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Spetsgruppa A
Alpha antiterror group emblem.png
Active Since July 28, 1974
Country Soviet Union
Russian Federation
Type Counter-terrorism

The Alpha (Alfa) Group (also known as Spetsgruppa A) is an elite dedicated counter-terrorism unit that belongs to OSNAZ (special-purpose forces) of the FSB (former KGB), or more specifically the "A" Directorate of the FSB Special Operations Center (TsSN).



Alfa Group's primary function is believed to be to carry out urban counter-terrorist missions under the direct sanction and control of the Russian political leadership. However, little is publicly known and other plausible missions would include a variety of paramilitary, policing and/or covert operations, similar to the missions of its secretive pennant, the "V" Group (Vympel).

Training and equipment

Alfa Group has access to state of the art small arms and equipment. They have employed chemical agents in hostage rescue operations (see Moscow hostage crisis chemical agent) and are capable of functioning in an NBC environment. Little further information is publicly available. It is assumed that Alpha is equipped with sniper and counter-sniper capability, tactical emergency medical services, demolitions, tactical intelligence and other functions typical of both police special teams and the special operations community. It is unknown whether they have dedicated hostage negotiators.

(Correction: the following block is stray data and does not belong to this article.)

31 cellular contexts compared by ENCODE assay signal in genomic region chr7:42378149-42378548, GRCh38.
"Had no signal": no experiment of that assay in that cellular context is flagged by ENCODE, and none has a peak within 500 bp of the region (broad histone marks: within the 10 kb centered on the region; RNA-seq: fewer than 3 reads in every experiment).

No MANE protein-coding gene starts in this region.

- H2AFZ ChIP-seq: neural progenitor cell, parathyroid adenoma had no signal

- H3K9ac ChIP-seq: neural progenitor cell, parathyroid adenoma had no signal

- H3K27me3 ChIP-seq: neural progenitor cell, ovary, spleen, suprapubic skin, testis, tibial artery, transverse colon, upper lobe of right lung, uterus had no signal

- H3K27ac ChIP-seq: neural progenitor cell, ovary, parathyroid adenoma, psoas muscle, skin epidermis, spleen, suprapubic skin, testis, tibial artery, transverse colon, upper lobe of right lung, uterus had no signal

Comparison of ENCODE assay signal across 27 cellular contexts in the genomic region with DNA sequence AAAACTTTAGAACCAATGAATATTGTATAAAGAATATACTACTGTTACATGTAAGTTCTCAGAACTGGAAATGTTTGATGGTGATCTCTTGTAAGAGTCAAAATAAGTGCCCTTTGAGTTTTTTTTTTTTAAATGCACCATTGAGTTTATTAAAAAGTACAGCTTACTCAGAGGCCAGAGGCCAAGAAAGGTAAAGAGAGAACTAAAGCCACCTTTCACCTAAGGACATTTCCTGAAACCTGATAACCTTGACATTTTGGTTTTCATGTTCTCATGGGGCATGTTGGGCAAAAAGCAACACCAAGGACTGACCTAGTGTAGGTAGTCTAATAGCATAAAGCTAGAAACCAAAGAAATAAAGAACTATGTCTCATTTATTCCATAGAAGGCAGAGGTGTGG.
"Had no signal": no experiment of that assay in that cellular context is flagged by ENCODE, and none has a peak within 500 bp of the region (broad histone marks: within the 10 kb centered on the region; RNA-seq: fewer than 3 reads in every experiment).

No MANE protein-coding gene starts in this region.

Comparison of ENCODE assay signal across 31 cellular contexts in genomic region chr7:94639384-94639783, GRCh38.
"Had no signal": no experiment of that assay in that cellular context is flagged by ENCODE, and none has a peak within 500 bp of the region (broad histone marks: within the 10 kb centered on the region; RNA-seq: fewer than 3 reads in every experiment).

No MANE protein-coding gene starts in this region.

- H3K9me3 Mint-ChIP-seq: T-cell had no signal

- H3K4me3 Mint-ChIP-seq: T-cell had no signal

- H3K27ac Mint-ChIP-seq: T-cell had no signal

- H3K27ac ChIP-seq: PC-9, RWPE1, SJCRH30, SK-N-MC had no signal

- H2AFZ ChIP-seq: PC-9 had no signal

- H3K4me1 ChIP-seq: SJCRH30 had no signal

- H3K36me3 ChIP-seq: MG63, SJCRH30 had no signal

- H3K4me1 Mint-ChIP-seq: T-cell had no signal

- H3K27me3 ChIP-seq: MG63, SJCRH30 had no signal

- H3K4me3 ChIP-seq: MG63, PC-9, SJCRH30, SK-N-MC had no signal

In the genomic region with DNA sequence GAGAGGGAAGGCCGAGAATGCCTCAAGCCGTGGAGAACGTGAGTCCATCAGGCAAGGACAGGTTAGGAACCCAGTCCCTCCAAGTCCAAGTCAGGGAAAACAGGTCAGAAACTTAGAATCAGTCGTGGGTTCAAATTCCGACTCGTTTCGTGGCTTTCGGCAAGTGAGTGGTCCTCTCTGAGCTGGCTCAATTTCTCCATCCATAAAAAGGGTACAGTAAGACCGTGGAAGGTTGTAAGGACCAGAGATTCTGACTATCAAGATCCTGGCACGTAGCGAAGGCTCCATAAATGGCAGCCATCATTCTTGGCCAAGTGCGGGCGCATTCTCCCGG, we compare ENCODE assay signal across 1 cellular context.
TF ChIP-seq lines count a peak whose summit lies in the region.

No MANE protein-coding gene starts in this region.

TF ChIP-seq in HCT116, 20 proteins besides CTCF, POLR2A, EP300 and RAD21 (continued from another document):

Soviet Union

"Alfa Group" or Group A, a special forces (spetsnaz) or special operations detachment OSNAZ unit attached to the KGB was created on 28 July 1974 within the First Chief Directorate of the KGB on the orders of Yuri Andropov, then Chairman of the KGB. It was intended for counter-terrorism operations to give the KGB the capacity to respond to such incidents as the 1972 Munich massacre on its own territory. However, from the beginning, its assigned missions far exceeded its formal scope.[1] The Group was tasked with liberating hijacked airliners within the Soviet Union, such as Aeroflot Flight 6833 as well as making sensitive arrests such as that of CIA spy Adolf Tolkachev.

Their most notable mission during the Soviet period was the attack on the Amin's palace in Afghanistan on 27 December 1979, the special operation which began the Soviet-Afghan War. According to many Russian sources of information (including the memoirs of the Alfa and other special units' officers that took part in the seizure), the operation was called "Storm-333". The operation involved storming a high hill under extremely heavy fire and lots of intense close combat resulting in the death of the Afghan president, Hafizullah Amin, and his approximately 200 elite guards. In the operation Alfa group (called Thunder at the time) lost only two men while the other Soviet forces lost 19. Other governmental buildings such as the Ministry of Interior building, the Internal Security (KHAD) building and the Darul Aman Palace were also seized during the operation, which Alfa group's veterans called the most successful in the group's history. The unit served extensively in the following Soviet occupation of Afghanistan as well.